Thursday, November 12, 2009

Remembering 12th of November, 2007

Alzheimer’s is such a cruel disease. I cannot deny that all diseases have their own set of horrible elements to contend with but Alzheimer’s is horrible because it steals the identity of the person afflicted with it. To watch someone deteriorate from a vibrant individual to someone who is losing “themself” is heart-breaking.

My father lived with Alzheimer’s for a number of years before he suddenly literally deteriorated over just one weekend. Up to that point he managed to cope relatively well with most things but looking back now I know how much of the fear he must have kept to himself. I can only imagine how terrifying it must be to feel your sense of control slowly slipping away from you and how brave he was to go through what he did with so little complaining. Maybe he felt by not talking about it would make it not real? That is, until he got to the stage that he could no longer – or was unable – to talk about it. After that horrible weekend, the downward spiral was somewhat quick and he was bed bound within a year. Nevertheless, throughout the entire time, the one and only thing he ever desired was to be with his family. He had a smile that would brighten up the room every time he saw me.

One thing that became overwhelmingly obvious throughout Dad’s illness is the almost non-existent support for the elderly in the community and how little understanding of what Alzheimer’s really is. I must admit I was guilty of that too before Dad got sick. There is too much of an expectation that once someone is over a certain age, the only alternative is to shove them away into a nursing home. Why is that? Is that what we all have to look forward to? To be forced into giving up our home, families, partners – our lives - just because we have gone past our “used-by” dates? Our youth obsessed culture is far to quick to abandon the elderly relegating them to “silly old bugga “ status and often they are unfortunate to become dependant on institutions or carers that see them as nothing more than “a job”, or even worse, as an inconvenience. Where is the justice in all of this? In one-way Dad was fortunate that he had us to be his voice and fight for his needs. What about all those out there that have no one? Who stands up for them?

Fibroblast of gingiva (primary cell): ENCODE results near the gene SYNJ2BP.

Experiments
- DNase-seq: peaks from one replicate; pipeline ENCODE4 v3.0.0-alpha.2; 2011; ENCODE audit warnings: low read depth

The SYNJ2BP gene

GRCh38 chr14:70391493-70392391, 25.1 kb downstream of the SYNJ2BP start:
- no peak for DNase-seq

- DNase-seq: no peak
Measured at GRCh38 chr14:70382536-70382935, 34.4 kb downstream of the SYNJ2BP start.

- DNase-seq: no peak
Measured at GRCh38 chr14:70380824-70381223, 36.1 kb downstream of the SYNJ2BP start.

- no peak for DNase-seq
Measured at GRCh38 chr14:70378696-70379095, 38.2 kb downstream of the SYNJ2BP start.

Dad stayed with us at home – his own home - right up to the end. It wasn’t easy but we would gladly have continued no matter how long that was going to be. My main challenge throughout the entire time we were caring for Dad was to try to give him a sense of worth and dignity. The little bit of so-called assistance we got was really no more that just talk. Unfortunately, the time for counseling quickly passes and the need for real support and real action is there every single minute of every single day. However, we quickly hit brick walls whenever we tried looking for it. I guess the point I am trying to make is that Alzheimer’s is not going away. In fact, it is a quickly growing social issue. Society is aging yet so little is being done for that much valued part of the community. Sure, we hear about developments on Alzheimer’s research every day and - do not get me wrong – I think that’s great. Please, let us have more. But what we also need is a greater support system for all the elderly so they can continue living their life as long as possible with real worth. Not just talk but actions. And thirdly, a change in society’s attitudes so that the elderly continue to feel valued and respected. With that comes a greater understanding of the elderly, what challenges they have to face and what Alzheimer’s really is so that they are no longer seen as dittery, silly and a nuisance. In reality, greater care for the elderly of today is making sure we will be properly taken care of in the future. After all, god willing, we will all be elderly one day.

My dear Dad - frail and tired - gave up his battle on this day, two years ago.

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